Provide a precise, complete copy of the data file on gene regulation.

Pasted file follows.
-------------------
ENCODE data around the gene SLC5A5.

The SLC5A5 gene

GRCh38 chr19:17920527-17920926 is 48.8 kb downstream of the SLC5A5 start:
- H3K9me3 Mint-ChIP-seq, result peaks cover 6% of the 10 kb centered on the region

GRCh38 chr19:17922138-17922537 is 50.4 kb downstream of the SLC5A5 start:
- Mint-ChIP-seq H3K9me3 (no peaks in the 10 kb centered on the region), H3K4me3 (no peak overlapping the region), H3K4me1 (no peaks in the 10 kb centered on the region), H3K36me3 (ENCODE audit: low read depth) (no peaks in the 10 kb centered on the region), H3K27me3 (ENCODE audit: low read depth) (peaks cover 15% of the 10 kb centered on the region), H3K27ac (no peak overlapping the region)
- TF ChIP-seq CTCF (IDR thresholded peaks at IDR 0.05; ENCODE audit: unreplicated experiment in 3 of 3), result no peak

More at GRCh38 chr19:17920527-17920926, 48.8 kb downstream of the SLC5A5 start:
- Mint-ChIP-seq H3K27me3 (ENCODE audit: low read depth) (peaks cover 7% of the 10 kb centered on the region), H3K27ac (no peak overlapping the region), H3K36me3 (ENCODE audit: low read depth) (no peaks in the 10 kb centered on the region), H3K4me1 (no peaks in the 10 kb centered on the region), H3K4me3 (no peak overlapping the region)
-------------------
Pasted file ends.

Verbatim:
ENCODE data around the gene SLC5A5.

The SLC5A5 gene

GRCh38 chr19:17920527-17920926 is 48.8 kb downstream of the SLC5A5 start:
- H3K9me3 Mint-ChIP-seq, result peaks cover 6% of the 10 kb centered on the region

GRCh38 chr19:17922138-17922537 is 50.4 kb downstream of the SLC5A5 start:
- Mint-ChIP-seq H3K9me3 (no peaks in the 10 kb centered on the region), H3K4me3 (no peak overlapping the region), H3K4me1 (no peaks in the 10 kb centered on the region), H3K36me3 (ENCODE audit: low read depth) (no peaks in the 10 kb centered on the region), H3K27me3 (ENCODE audit: low read depth) (peaks cover 15% of the 10 kb centered on the region), H3K27ac (no peak overlapping the region)
- TF ChIP-seq CTCF (IDR thresholded peaks at IDR 0.05; ENCODE audit: unreplicated experiment in 3 of 3), result no peak

More at GRCh38 chr19:17920527-17920926, 48.8 kb downstream of the SLC5A5 start:
- Mint-ChIP-seq H3K27me3 (ENCODE audit: low read depth) (peaks cover 7% of the 10 kb centered on the region), H3K27ac (no peak overlapping the region), H3K36me3 (ENCODE audit: low read depth) (no peaks in the 10 kb centered on the region), H3K4me1 (no peaks in the 10 kb centered on the region), H3K4me3 (no peak overlapping the region)